We Germans are the number one dubbing nation

Another rant about us Germans dubbing every American movie, TV series and documentary (the rant is in German too :wink:

TOEIC listening, photographs: Working with an ox

Don’t you hate it when they do that?! I know I would!

Would you say that dubbing is an expression of nationalism to you, or what?

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In Germany it’s more case of laziness than nationalism.

TOEIC listening, photographs: A game of tennis

They dub movies in other countries, too, and there, most often just one or two people dub a whole movie since they don’t have the budget to pay voice-over artists for every character. That, to me, is even worse than what’s being done in Germany. A lot of people can’t truly enjoy a movie if they can’t concentrate on the scenes and scenery because they are preoccupied with reading the subtitles. This is also why a lot of Americans don’t enjoy European movies (other than thinking that European movies are bizarre) and prefer watching American movies. It’s just more pleasant to watch a movie in one’s own language.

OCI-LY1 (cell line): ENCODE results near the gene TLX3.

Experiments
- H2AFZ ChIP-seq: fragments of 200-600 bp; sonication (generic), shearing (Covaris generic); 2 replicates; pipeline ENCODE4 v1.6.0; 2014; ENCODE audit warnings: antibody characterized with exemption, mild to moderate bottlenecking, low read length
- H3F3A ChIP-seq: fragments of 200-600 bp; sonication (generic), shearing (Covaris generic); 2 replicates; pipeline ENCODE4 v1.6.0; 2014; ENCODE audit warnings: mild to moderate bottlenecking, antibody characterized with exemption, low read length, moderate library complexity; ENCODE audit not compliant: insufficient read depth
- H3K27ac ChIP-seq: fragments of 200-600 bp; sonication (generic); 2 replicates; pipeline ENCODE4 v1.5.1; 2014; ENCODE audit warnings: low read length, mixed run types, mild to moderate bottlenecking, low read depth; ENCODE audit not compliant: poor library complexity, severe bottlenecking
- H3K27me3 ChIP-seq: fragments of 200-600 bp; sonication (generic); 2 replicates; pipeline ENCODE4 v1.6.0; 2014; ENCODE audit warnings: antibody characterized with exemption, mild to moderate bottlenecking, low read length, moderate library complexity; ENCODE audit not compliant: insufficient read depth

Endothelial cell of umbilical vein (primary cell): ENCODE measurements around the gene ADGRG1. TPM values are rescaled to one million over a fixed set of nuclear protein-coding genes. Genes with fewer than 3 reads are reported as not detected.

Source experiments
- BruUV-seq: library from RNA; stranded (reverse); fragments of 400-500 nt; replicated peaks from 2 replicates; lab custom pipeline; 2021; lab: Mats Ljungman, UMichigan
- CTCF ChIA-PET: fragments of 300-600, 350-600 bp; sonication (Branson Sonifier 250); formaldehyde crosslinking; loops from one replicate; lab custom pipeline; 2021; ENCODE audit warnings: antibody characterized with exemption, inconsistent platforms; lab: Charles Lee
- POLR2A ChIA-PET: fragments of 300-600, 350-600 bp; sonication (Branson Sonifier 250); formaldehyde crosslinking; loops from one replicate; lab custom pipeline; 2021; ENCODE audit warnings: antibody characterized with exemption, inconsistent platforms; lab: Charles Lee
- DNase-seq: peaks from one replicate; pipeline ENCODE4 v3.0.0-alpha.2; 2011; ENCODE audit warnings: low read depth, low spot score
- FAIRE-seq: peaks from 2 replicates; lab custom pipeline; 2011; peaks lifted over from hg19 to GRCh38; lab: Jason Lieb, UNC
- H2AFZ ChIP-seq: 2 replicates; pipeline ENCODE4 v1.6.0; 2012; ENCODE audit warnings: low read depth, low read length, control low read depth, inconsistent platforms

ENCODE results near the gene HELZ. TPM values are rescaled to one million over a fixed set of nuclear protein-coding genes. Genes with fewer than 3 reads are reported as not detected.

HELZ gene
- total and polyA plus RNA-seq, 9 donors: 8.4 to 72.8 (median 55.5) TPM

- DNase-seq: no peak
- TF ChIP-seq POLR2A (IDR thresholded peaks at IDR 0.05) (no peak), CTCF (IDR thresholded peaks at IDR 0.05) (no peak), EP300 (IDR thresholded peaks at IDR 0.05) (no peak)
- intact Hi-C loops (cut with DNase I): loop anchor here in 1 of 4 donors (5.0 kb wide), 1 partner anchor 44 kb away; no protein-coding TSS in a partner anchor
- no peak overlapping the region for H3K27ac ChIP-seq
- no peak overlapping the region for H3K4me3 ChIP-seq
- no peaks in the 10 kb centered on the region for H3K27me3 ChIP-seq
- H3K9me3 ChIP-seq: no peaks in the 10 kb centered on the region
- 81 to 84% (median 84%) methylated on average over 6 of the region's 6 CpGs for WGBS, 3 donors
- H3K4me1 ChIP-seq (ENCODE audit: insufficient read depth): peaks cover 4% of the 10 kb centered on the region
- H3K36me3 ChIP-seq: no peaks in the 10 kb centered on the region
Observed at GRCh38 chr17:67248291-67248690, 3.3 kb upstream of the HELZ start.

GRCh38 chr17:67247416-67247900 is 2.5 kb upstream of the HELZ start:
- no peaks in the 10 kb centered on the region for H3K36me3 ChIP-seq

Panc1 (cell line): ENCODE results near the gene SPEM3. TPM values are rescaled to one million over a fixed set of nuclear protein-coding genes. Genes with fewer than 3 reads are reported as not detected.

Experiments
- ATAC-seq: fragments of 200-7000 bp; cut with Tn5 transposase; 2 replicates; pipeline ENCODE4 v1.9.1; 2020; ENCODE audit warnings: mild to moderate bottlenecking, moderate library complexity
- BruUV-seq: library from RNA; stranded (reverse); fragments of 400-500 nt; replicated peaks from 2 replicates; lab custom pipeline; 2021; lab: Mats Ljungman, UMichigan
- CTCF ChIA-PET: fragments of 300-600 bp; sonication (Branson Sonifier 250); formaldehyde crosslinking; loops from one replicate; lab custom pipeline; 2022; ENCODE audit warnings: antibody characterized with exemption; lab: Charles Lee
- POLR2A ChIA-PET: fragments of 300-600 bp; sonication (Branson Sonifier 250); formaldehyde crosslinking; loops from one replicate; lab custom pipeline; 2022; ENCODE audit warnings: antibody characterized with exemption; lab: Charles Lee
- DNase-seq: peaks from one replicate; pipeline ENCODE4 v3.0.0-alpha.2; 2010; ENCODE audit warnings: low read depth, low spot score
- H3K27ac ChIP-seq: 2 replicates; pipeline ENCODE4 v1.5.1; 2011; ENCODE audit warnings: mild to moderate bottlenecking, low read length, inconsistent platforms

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I see, so you’re too lazy to read the subtitles? Well, I think dubbing is not very helpful when it comes to learning foreign languages. It’s certainly of no help at all when you’re trying to develop your listening skills and improve your pronunciation. Which means that you might have to work much harder later on because you were lazy to begin with. :slight_smile:

I suppose it depends a lot on what you have grown up with. I find out of sync lip movement a lot more distracting than reading subtitles.

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Most Americans won’t watch dubbed or subtitled shows, and sometimes you’ll see Americans making satirical shows that imitate badly dubbed movies, mostly gladiator movies or kung fu movies, showing the dubbing way out of sync.

One of the funniest jobs of dubbing I’ve ever seen was a movie called “Soul Brothers of Kung Fu”, where two young Chinese martial artists have the voices of elderly English aristocrats and an African character has the voice of an Englishman trying to sound like an American black but failing. It had me hooting with laughter.

Sometimes dubbing improves a show. In the 1980s I found the puppet character “Alf” extremely annoying, but in German I liked him. There are other cases of American shows that weren’t very good in English but were hilarious hits after being dubbed into German or other languages.